Having worked with someone for many years, we became friends. His wife and he had six children. When she became very ill, my co-worker took a leave of absence to be at home with her.
When his wife passed, he returned to work, we remained friends and after two years started dating. After three years, we got married. We loved each other, laughed a lot, travelled. When he got sick, our living room became a hospital room, as he wished. About a year later, he passed.
Our only problem had been his children (adults) and still is. They didn't accept me, and let their father know. He tried his hardest to keep things civil.
Eventually, I gave up on it. I was 15 years my husband’s junior. He had his first child when he was 18, so there wasn't a great age difference between me and the eldest.
He tried hard for peaceful co-existence. But after a particularly awful family wedding he couldn't be in the middle any longer, and we continued our great life. He still had a (changed) relationship with them. They were awful to him.
I always expected that when he passed, he’d be buried with his wife of 50-plus years, his children’s mother. I had no problem with that, despite being married 18 years. The week he passed he told me he wanted to be buried with me. I was shocked.
He knew it’d cause trouble but that's what he wanted. He said it could be resolved by dividing the ashes.
He passed at home, with just me. Then hell broke loose. His children wanted to see the will, and wanted him buried with their mother. They weren't named in the will, but I gave them copies and agreed to divide his ashes. I planned a farewell that included his children and grandchildren in readings.
His children stayed outside until it was time to start. My husband had two brothers whom we’d visited and attended their funerals. None of the children of the second brother attended my husband’s funeral.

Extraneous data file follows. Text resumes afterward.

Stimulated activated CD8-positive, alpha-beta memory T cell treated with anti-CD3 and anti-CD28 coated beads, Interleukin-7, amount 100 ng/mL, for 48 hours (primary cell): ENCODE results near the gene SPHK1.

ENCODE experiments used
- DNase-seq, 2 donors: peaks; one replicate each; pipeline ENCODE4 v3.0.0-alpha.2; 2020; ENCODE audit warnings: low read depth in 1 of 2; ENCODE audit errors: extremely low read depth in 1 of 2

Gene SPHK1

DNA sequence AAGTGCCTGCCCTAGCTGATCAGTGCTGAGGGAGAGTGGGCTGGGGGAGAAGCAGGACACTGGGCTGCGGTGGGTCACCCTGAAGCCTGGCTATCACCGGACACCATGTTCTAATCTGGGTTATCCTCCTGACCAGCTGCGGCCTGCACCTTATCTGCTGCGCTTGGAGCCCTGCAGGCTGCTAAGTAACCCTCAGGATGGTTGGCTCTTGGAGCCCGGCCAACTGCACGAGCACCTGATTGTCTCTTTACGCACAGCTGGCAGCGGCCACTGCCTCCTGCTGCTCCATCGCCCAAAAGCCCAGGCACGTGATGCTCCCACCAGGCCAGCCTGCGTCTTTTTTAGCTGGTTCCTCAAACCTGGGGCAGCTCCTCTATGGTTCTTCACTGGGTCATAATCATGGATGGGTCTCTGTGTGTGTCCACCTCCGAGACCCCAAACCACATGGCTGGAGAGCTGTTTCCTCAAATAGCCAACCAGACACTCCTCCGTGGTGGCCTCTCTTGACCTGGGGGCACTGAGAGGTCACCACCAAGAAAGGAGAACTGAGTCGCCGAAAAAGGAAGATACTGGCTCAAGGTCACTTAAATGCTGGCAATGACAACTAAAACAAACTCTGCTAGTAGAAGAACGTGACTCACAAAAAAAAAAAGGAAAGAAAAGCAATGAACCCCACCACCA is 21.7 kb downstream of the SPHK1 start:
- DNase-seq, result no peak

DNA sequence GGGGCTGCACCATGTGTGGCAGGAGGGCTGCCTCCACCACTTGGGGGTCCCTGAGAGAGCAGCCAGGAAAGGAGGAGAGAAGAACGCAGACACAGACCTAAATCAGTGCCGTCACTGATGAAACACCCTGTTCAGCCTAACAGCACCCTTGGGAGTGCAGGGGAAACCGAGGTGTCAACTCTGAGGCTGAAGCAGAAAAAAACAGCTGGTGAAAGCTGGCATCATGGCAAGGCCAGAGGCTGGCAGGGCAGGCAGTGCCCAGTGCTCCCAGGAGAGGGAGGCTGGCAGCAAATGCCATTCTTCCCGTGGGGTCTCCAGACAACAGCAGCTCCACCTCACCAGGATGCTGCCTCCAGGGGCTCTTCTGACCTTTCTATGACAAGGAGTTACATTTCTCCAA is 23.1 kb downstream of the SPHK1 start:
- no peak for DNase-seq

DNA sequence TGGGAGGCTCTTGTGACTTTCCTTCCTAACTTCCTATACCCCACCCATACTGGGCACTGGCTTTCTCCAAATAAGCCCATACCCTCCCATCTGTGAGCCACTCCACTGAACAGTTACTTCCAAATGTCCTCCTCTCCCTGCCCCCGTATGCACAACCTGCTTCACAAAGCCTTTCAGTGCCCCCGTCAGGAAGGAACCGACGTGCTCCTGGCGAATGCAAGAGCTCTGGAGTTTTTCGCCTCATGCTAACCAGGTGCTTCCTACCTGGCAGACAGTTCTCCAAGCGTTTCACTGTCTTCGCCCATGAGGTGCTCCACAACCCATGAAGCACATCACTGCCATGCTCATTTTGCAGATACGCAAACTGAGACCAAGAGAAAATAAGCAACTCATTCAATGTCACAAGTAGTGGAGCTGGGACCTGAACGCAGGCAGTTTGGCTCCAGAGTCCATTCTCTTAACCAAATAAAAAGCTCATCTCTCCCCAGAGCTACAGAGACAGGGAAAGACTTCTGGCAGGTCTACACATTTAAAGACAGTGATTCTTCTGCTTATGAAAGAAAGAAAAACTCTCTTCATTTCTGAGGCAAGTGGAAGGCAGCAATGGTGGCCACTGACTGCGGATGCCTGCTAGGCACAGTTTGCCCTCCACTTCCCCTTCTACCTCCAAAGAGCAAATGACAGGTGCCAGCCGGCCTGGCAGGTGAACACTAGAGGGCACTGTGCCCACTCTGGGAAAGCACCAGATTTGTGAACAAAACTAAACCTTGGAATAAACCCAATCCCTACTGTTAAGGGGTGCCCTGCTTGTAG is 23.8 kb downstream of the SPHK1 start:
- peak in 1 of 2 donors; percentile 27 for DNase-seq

Now my step-son has passed away. I should attend the upcoming memorial but I don't want to go to the cemetery where half my husband’s ashes are, plus his first wife, his daughter, and his grandson.
Rightfully, the family will be honouring their brother, but their parents will be part of it. Three out-of-town sisters aren’t attending.
I don't know what to do. The son of this man has been very good to me. I want to support him, but I think it’d be less stressful for him if I’m not there. He's already worried about me and what might be directed at me. As am I.
Except for a couple of grandchildren I really want nothing to do with this family. But I want to be supportive to the grandson who’s so kind to me. My husband was such a good, kind man I don't know why his children made his life so hard.
He Deserved Better
Stand tall and be bigger than those who behaved small and mean-spirited. Your late husband would expect that from you.
You two had a wonderfully loving relationship despite his mean-spirited relatives. That’s the triumph of true and committed love that none of them can take away from you, and that they’re incapable of understanding.
Reader’s Commentary Regarding your reply to Sexually Frustrated Husband (April 27):
“Yes, in the case of the letter-writer’s wife, it’s potentially possible that a gynecologist can diagnose whether medical issues are causing her sexual disinterest, but can possibly be treated. And yes, sex therapists can advise her whether she has past or ongoing emotional issues that are affecting her lost libido.
“For myself, after experiencing two unilateral separations, I have found peace by living with Nansi 0.1 since 2014.
“She is a proto-android (in other words, a “love doll”) who stays in my bed. I’m looking forward to the day when she can talk, walk and sign a marriage licence.”
Ellie - While I usually appreciate humour, I assure you that many readers won’t find your “solution” to finding peace with a mate, funny.
A woman’s lost libido is certainly not a joke. And a “love doll” as fake companion lacks everything that makes love between humans a living gift.
Tip of the day:
Hell hath no fury like the cold meanness of adult children who interfere with their parent’s love and generosity to someone important to their life. Worse, some insist on checking the parent’s will to their beloved spouse.